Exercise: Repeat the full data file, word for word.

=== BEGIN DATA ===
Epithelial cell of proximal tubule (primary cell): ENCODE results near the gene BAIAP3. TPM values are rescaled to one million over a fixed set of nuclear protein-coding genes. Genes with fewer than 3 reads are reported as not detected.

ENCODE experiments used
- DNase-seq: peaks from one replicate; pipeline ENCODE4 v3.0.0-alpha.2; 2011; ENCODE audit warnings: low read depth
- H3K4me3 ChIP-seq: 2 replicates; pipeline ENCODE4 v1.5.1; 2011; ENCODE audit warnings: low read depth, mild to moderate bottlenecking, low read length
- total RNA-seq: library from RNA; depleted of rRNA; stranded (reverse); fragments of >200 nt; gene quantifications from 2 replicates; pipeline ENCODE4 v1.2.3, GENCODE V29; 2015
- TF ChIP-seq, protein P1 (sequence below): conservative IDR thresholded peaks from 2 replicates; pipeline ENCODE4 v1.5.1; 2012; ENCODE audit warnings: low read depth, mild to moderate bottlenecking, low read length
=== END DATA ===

Epithelial cell of proximal tubule (primary cell): ENCODE results near the gene BAIAP3. TPM values are rescaled to one million over a fixed set of nuclear protein-coding genes. Genes with fewer than 3 reads are reported as not detected.

ENCODE experiments used
- DNase-seq: peaks from one replicate; pipeline ENCODE4 v3.0.0-alpha.2; 2011; ENCODE audit warnings: low read depth
- H3K4me3 ChIP-seq: 2 replicates; pipeline ENCODE4 v1.5.1; 2011; ENCODE audit warnings: low read depth, mild to moderate bottlenecking, low read length
- total RNA-seq: library from RNA; depleted of rRNA; stranded (reverse); fragments of >200 nt; gene quantifications from 2 replicates; pipeline ENCODE4 v1.2.3, GENCODE V29; 2015
- TF ChIP-seq, protein P1 (sequence below): conservative IDR thresholded peaks from 2 replicates; pipeline ENCODE4 v1.5.1; 2012; ENCODE audit warnings: low read depth, mild to moderate bottlenecking, low read length